NATIONAL V-J DAY | SEPTEMBER 2
On September 2nd, National V-J Day (Victory over Japan Day) recognizes Allied Forces’ victory over Japan during World War II. Officials announced the surrender of Japan to the Allies on August 15, 1945. The official signing of surrender took place on September 2, 1945, officially ending World War II.
Between 50 to 80 million lives were lost during World War II. These numbers include both military and civilian lives. Fought on every continent except Antarctica, the war consumed entire cities. More than 50 countries took up arms. Even those who maintained isolationist stances held sympathies for one side or another.
Militaries fought on the land and sea and in the air. Civilians often had front row seats to the devastation. When they didn’t, technology brought reports to them more quickly. Radio broadcasts and war correspondents informed the public with first-hand details.
For six long years, the world endured rations, victory gardens, evacuations, drills, and an entirely different way of life – an uncertain future.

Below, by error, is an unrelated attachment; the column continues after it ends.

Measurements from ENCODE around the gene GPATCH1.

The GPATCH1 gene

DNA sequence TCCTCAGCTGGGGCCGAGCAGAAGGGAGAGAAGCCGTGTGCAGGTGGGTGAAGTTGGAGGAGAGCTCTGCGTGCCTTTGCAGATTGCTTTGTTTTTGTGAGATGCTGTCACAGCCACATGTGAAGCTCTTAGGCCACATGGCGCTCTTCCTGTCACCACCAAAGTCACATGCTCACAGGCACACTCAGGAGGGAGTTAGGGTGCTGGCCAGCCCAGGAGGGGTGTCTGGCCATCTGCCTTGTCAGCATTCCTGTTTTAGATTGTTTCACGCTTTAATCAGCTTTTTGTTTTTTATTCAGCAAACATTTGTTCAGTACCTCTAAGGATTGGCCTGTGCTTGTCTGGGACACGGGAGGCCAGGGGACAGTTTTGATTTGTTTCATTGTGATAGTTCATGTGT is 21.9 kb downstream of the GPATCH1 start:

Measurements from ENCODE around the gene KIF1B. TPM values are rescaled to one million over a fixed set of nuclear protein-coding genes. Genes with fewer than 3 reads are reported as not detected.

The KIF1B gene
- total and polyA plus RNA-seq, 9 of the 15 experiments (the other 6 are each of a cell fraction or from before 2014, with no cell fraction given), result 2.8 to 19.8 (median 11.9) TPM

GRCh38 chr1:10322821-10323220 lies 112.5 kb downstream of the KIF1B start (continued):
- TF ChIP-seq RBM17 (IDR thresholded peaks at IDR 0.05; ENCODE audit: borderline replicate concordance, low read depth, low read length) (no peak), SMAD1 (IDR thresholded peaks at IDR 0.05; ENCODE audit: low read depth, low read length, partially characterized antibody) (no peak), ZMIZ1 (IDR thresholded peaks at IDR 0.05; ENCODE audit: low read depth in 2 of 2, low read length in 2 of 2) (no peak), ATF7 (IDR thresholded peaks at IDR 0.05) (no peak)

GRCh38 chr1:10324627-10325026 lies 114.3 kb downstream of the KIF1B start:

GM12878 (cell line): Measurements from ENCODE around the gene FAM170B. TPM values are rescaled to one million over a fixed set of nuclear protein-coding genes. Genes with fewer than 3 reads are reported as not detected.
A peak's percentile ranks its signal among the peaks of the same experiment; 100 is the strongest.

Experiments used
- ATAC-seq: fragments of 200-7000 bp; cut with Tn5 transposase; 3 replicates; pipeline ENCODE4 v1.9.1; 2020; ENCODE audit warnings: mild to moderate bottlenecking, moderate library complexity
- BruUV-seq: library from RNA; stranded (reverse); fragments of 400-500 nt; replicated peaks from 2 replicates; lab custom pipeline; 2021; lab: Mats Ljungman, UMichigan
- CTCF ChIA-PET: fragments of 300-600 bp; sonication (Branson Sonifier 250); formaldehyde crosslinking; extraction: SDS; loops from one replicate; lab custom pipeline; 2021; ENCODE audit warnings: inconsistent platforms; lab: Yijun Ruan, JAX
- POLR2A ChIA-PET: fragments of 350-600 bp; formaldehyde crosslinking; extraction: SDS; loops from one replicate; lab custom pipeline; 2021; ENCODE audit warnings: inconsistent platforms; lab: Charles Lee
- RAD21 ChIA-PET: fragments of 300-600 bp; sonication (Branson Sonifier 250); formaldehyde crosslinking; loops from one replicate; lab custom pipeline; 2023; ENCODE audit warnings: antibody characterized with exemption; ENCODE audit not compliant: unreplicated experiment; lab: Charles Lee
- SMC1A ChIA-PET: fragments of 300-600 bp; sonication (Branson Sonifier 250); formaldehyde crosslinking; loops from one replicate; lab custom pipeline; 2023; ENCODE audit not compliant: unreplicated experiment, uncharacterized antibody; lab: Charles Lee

Six-years of sacrifice and horrors preceded this moment. All around the world, celebrations erupted. However, there would be years of reconciliations, discoveries, and coming to terms with the damage done to relations and humanity.
HOW TO OBSERVE NATIONAL V-J DAY
Learn more about World War II, the people who served and sacrificed and how life changed after the war ended. Take time to visit with those who lived through it. Read their memoirs and discover the stories you’ve never heard before. Use #NationalVJDay to post on social media. Share photos of friends and family who served in World War II. Honor those who sacrificed to maintain our freedom.
HISTORY OF V-J DAY
The formal signing of the Japanese Instrument of Surrender took place on board the battleship USS Missouri in Tokyo Bay. At that time, President Truman declared September 2nd to be the official V-J Day. However, over the years, many citizens of the United States celebrated August 14 as V-J Day in conjunction with the European observation on August 15th.